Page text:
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robl303
Total Posts: 55
Registered on: ‎09-05-2011

Re: Do sugar substitutes cause weight gain (or inability to lose weight)?

There was a study that came out a couple of months ago (I can't find a link to it, if I do I'll post it) that had a rather interesting sub-finding that actually grabbed the headlines.  In what was considered a pretty significant surprise finding there popped up a statistical link between obesity and diet soda even after factoring out the effects of diet and exercise and other factors. At the time the study was published no explanations or guesses were offered and further research is pending.

 

There are two prevalent theories at the moment of what is happening.  The first is that while our tongue can't distinguish between real or artificial sweeteners, our brains can and real sweetener will trigger that part of the brain that tells us we're satisfied while an artificial sweetener does not.  So you could end up eating more than planned trying to get satisfied.

 

The other theory is close to the first but that the artificial sweeteners have a more direct effect on that part of the brain that triggers satisfaction.  In this theory the speculation is that there is a chemical reaction from the artificial sweetener that is numbing the receptors the brain that triggers satisfaction.  Again you end up eating more than planned trying to get satisfied.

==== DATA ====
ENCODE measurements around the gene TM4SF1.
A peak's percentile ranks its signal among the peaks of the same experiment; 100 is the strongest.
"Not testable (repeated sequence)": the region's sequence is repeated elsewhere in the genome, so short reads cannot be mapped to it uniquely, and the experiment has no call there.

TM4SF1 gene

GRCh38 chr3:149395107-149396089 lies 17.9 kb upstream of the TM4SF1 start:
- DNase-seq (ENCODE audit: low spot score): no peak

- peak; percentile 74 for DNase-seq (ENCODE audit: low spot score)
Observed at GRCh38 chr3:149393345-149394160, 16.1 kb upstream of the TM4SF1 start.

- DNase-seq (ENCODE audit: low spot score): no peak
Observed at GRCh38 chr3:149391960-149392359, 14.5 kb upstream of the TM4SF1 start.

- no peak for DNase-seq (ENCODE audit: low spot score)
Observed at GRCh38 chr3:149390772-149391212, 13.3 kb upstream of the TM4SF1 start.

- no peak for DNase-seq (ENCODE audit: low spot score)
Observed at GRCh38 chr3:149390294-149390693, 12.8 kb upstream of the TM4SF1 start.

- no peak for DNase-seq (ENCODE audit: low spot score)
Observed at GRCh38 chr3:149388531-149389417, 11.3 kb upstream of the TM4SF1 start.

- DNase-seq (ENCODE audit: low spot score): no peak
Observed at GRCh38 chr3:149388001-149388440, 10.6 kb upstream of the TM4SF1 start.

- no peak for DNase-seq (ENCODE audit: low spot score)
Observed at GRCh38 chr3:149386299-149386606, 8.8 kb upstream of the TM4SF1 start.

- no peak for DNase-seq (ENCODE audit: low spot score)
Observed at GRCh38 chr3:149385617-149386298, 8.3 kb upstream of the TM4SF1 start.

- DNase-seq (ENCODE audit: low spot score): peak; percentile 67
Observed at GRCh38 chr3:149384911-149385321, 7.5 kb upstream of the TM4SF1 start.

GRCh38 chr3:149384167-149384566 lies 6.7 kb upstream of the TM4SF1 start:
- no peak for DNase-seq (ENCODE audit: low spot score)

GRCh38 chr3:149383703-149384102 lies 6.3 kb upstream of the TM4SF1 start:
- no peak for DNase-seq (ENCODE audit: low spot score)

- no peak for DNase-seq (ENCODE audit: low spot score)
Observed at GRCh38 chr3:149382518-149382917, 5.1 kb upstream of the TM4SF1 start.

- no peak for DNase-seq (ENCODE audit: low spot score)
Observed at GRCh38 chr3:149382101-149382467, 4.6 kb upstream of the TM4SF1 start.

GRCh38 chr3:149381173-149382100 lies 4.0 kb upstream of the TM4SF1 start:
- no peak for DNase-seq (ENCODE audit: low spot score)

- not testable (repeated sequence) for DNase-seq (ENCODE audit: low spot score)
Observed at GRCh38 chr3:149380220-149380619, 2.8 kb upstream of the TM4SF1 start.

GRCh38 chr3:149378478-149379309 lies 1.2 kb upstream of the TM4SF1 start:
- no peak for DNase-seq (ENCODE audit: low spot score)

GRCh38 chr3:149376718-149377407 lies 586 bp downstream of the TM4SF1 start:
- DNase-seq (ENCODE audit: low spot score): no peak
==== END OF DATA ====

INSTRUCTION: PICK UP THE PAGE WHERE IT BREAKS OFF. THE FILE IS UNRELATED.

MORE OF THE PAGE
Its all theory right now and no one seemed to have a good explanation of the sub-finding.  It just really surprised the study authors.

 

Robert

 

 

Diagnosed   8/10/11
Fasting glucose at diagnosis 199
10/10/11 Fasting 109
1/10/12 Fasting 99
8/2/12 Fasting 95
Diagnosis A1C - 9
10/10/11 A1C - 6.7
1/10/12 A1C - 5.9
8/2/12 A1C - 5.4
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gphxgphx
Total Posts: 838
Registered on: ‎03-24-2011

Re: Do sugar substitutes cause weight gain (or inability to lose weight)?

[ Edited ]

My answer is 'it depends'. Sugar free drink powders and sodas work just fine for me. However, bulk sweeteners used for baking and recipes can be extremely hazardous. A big container of Stevia I bought turned out to be dextrin with a little Stevia added. In other words the majority of the product was a form of sugar. Dr. Bernstein says, because artificial sweeteners are so much sweeter people tend to overuse them so manufacturers think they're doing us a favor bulking it up to a similar dosage with sugar. Whether your favorite sweetener is erythritol, Stevia, Sucralose, or something else, there are pure forms out there but read the label each and every time to be sure. You don't want to do what I did and find out you've been adding Stevia flavored sugar to your breakfast flaxseed porridge for months. :smileysad: